Viewed From the Keel of a Canoe explores, in Charles Wright’s words, “language, landscape, and the idea of God.” These poems, rooted in a Southern aesthetic, weave together the violence of the rural world with the resonance of the King James Bible. Fathers and Grandfathers cut through the gothic haze to provide a vision backwards in time and forward into the future. Interpreting all and grounding all is the memory and imagination of the poet. In his poem, If it were not so, I would have told you, Boyleston writes: “Memory, Imagination, no one comes to the father, but through me.” The poems in Viewed from the Keel of a Canoe affirm this stand.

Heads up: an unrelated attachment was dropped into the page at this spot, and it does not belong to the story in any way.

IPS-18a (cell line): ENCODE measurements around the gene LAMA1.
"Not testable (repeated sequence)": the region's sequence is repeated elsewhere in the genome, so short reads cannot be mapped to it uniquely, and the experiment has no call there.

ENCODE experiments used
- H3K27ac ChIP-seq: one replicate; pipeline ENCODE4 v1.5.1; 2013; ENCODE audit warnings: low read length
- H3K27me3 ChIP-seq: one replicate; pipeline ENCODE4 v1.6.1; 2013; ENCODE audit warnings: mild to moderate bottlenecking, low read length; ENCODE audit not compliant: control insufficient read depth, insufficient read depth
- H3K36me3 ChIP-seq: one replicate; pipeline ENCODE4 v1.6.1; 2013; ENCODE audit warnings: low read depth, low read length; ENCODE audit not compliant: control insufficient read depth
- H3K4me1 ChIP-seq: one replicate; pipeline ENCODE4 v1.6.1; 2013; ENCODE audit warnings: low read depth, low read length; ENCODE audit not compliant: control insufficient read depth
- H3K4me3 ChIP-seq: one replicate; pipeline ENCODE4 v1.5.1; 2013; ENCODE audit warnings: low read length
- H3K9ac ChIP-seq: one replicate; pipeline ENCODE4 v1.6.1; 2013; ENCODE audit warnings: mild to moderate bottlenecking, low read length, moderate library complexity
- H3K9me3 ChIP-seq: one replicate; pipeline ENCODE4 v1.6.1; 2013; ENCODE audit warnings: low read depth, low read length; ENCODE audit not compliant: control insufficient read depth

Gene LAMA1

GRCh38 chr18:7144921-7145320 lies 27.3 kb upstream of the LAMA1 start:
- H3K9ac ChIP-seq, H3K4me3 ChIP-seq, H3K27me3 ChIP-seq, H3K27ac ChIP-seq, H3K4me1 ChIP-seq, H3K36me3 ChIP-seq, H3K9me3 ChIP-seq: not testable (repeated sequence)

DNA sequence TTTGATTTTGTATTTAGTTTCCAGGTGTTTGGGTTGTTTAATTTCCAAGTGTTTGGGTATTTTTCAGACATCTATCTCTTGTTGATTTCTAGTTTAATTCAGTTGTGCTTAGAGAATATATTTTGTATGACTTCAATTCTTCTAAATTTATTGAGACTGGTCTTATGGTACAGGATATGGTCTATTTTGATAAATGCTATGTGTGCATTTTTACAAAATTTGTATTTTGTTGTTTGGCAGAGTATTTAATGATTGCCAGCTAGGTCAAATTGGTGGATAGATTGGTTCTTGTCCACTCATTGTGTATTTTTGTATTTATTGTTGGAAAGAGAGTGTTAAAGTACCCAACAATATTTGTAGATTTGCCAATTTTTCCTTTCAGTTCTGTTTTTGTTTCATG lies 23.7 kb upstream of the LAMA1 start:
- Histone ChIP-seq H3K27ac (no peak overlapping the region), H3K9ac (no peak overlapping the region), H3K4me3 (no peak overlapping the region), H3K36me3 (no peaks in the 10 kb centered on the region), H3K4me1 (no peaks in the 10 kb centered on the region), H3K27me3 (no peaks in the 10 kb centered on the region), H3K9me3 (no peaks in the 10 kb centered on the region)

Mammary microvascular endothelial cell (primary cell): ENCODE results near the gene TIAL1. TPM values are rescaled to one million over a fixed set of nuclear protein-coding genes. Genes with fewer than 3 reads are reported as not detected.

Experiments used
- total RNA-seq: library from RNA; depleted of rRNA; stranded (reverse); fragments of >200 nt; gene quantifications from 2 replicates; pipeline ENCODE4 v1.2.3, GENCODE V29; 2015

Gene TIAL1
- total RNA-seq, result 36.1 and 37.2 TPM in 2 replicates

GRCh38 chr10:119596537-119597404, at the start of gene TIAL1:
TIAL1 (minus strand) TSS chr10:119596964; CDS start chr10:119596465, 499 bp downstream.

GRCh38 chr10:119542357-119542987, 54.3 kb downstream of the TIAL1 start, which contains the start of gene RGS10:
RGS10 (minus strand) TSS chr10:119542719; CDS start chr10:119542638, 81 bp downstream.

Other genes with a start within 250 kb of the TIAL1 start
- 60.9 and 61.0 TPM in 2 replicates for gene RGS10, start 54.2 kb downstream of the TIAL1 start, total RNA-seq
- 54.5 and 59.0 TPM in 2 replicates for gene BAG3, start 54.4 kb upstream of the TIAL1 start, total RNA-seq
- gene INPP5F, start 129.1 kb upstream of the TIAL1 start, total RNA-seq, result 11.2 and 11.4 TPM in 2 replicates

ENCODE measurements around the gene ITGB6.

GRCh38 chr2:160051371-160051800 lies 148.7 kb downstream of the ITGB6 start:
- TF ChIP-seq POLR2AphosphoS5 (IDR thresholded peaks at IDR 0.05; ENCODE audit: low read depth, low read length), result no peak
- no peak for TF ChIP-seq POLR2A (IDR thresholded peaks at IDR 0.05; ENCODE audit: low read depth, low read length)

J. Matthew Boyleston is the Associate Provost for Academic Technology and former Dean of the School of Fine Arts at Houston Baptist University. He holds a PhD in creative writing and literature from the University of Houston and a received an M.F.A. from the University of South Carolina. He has taught at Bloomsburg University in Pennsylvania and at the Malahide Language School in Dublin, Ireland. His poems and essays have appeared widely in such journals as Confrontation, the Spoon River Poetry Review, Blackwell’s Companion to Creative Writing and Puerto del Sol. He lives in Houston with his wife and two daughters.
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